Posted Friday, April 27, 2012 6:57 PM


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To danaanderson:

I confess I am doing normalization to the death.
I know I am a beginner and I think I need to learn too about normalization as well.
I have a little background in normalization and I thought that on my data model, I had achieved this, but as usual, professional people like you all have seen so many flaws in my data model. I need to read more.


To Sean Lange:

Yes Sir, I noticed the 1:1 relationship when I tried to simulate a sample data in a scratch paper. What I really want is 1-to-many relationship (i.e., a student can/may have a permanent, mailing and/or an e-mail address). Thank you for the suggestion, it seems much better from my former ADDRESS table, I will do your suggestion Sir.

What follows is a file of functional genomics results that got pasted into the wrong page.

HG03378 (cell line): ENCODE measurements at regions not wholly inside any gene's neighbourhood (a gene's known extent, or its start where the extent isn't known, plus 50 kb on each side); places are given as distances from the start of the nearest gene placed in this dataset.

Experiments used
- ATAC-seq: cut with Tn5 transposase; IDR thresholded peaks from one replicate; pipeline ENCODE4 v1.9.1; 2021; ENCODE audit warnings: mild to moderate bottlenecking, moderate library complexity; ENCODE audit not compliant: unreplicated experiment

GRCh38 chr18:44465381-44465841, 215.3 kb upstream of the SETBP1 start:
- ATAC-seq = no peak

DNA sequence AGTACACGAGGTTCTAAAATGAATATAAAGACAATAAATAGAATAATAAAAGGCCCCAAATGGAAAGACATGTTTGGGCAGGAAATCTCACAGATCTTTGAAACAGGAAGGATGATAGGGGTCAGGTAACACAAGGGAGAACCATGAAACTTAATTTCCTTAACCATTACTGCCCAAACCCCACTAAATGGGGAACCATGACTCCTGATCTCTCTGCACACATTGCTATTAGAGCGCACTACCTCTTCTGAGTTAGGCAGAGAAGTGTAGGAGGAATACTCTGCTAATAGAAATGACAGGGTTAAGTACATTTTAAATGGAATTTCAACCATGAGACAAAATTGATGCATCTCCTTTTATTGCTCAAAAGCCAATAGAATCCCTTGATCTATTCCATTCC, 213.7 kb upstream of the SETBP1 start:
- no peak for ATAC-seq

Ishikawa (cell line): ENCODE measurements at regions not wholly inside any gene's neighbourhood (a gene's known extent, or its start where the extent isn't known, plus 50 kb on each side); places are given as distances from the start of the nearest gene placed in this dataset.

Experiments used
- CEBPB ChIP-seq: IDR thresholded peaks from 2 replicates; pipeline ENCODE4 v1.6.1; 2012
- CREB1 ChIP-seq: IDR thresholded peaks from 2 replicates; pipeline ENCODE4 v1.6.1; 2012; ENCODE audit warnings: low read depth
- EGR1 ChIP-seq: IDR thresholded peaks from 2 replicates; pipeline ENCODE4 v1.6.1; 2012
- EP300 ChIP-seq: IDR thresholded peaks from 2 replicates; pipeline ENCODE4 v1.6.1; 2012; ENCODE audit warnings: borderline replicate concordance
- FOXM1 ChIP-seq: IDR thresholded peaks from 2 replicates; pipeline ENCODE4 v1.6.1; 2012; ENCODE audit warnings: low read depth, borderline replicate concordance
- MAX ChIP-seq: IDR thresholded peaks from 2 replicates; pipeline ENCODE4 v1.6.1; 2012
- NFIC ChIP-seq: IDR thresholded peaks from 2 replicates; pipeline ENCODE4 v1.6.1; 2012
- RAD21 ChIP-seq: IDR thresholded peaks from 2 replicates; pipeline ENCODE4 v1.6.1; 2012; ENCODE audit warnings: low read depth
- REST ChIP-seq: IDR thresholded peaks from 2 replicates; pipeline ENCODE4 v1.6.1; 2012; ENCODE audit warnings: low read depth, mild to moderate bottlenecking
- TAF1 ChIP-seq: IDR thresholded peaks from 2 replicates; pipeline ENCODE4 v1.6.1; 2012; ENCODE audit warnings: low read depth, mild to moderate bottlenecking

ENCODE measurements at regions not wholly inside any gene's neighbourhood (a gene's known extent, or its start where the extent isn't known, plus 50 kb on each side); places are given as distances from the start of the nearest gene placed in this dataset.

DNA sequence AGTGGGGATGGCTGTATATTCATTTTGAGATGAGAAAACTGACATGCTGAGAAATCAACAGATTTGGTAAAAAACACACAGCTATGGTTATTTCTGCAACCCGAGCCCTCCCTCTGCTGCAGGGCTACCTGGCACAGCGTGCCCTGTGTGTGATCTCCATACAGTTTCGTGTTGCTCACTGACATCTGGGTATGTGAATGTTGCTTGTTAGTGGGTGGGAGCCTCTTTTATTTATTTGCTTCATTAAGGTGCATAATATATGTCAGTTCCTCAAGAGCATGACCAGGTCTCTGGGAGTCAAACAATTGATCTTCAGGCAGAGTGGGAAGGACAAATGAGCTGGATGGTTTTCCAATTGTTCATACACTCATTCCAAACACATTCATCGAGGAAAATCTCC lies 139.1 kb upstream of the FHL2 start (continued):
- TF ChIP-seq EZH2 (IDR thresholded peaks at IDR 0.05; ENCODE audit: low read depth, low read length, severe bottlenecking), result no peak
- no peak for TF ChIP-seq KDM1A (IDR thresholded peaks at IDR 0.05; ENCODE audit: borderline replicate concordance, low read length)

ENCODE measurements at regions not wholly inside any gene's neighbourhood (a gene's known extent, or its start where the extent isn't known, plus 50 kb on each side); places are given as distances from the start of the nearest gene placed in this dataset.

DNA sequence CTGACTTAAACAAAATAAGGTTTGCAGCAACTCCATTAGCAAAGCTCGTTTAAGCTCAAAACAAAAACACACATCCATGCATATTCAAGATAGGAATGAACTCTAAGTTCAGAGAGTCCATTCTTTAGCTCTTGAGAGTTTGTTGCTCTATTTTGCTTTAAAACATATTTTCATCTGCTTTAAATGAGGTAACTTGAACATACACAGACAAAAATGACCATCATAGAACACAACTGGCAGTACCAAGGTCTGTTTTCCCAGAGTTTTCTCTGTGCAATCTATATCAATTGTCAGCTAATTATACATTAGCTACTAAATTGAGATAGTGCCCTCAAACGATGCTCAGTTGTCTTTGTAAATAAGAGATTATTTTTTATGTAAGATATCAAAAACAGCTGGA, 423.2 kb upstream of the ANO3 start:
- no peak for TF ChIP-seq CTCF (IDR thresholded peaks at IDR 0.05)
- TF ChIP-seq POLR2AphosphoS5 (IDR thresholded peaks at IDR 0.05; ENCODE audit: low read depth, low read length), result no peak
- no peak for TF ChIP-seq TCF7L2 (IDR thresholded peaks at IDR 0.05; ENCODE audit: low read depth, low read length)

To michael vessey:

Thank you Sir. I guess/realize that it will be much better to do your "sentence describing objects" first, before creating tables on SQL Server. I was just really excited to do stuffs in MS SQL Server. I was a total beginner to SQL Server, now I know how to use the program little by little, but I know to myself that I have still a very long, long way to go.


I will keep on studying, experimenting and asking questions.


Warm regards,

Mark Squall


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"Listen to advice and accept instruction, and in the end you will be wise." -Proverbs 19:20
Post #1291931
Posted Thursday, May 3, 2012 10:39 AM